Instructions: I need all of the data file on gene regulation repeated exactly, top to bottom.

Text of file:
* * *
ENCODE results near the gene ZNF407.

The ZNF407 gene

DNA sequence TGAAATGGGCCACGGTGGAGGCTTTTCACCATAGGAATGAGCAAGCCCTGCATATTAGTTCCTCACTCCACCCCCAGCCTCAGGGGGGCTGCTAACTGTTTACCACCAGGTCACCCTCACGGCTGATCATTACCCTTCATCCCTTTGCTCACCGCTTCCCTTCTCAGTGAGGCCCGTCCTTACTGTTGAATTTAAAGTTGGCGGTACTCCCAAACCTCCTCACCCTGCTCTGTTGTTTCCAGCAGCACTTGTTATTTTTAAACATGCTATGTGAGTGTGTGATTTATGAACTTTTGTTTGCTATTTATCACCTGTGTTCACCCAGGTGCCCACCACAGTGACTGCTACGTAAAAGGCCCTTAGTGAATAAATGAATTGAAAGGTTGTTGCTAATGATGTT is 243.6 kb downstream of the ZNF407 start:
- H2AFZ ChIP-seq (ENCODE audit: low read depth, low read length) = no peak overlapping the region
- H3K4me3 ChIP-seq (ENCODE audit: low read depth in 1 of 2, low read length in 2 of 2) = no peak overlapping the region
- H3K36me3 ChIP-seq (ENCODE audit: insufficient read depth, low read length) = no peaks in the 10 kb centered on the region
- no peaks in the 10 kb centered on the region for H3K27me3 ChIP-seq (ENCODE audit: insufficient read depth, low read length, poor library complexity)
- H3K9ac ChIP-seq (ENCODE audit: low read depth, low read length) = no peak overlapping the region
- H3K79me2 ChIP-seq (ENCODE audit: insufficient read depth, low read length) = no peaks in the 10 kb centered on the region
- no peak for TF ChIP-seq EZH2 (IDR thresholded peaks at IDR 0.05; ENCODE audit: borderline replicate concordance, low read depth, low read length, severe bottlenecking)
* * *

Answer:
ENCODE results near the gene ZNF407.

The ZNF407 gene

DNA sequence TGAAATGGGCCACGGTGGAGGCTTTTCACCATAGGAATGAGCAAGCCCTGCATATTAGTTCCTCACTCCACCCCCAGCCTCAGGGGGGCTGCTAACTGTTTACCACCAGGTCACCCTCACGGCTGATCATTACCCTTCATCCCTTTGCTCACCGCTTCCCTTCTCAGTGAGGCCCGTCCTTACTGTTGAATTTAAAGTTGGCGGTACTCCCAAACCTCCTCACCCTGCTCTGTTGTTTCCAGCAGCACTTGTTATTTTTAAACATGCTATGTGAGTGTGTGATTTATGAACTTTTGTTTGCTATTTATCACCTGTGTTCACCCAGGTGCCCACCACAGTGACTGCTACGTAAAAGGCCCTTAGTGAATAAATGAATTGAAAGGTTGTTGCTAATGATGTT is 243.6 kb downstream of the ZNF407 start:
- H2AFZ ChIP-seq (ENCODE audit: low read depth, low read length) = no peak overlapping the region
- H3K4me3 ChIP-seq (ENCODE audit: low read depth in 1 of 2, low read length in 2 of 2) = no peak overlapping the region
- H3K36me3 ChIP-seq (ENCODE audit: insufficient read depth, low read length) = no peaks in the 10 kb centered on the region
- no peaks in the 10 kb centered on the region for H3K27me3 ChIP-seq (ENCODE audit: insufficient read depth, low read length, poor library complexity)
- H3K9ac ChIP-seq (ENCODE audit: low read depth, low read length) = no peak overlapping the region
- H3K79me2 ChIP-seq (ENCODE audit: insufficient read depth, low read length) = no peaks in the 10 kb centered on the region
- no peak for TF ChIP-seq EZH2 (IDR thresholded peaks at IDR 0.05; ENCODE audit: borderline replicate concordance, low read depth, low read length, severe bottlenecking)